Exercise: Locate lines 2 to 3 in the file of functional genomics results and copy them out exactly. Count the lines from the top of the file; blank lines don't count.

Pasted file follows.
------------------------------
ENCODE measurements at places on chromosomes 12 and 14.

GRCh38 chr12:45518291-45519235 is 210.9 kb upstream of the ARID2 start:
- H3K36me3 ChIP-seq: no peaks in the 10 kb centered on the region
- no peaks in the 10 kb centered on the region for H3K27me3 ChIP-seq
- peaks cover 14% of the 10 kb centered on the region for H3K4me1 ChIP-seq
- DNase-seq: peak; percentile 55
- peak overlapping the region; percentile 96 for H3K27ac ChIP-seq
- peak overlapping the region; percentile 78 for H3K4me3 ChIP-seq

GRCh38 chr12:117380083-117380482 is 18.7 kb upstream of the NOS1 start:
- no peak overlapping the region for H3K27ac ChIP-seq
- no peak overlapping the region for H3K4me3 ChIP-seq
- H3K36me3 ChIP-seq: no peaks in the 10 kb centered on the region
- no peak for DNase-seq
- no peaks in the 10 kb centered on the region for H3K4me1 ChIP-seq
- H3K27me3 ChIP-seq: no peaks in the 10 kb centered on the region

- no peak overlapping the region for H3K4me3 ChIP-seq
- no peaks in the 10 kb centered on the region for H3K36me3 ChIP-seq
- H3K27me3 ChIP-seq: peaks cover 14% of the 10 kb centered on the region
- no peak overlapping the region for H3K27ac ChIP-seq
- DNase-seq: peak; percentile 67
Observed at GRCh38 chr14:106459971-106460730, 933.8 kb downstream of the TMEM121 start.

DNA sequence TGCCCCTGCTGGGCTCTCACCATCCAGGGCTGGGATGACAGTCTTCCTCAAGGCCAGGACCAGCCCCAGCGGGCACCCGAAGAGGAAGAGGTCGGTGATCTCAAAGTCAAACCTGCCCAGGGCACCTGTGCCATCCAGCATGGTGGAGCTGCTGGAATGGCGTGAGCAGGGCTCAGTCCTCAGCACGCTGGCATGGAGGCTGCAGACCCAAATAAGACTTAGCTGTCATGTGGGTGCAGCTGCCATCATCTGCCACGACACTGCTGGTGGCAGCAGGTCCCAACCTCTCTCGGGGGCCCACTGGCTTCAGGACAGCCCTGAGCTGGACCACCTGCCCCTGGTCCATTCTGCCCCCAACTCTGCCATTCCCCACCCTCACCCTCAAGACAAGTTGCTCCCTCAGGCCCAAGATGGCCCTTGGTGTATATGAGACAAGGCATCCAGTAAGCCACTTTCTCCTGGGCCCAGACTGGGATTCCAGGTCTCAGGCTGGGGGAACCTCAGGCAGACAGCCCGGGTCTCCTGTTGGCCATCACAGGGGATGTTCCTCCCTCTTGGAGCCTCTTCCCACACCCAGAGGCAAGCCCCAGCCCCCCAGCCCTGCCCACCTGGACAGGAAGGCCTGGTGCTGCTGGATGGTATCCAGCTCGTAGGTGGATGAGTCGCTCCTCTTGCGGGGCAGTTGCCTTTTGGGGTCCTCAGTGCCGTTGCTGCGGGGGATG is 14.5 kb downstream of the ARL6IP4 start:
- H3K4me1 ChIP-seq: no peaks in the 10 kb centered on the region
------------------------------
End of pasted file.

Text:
GRCh38 chr12:45518291-45519235 is 210.9 kb upstream of the ARID2 start:
- H3K36me3 ChIP-seq: no peaks in the 10 kb centered on the region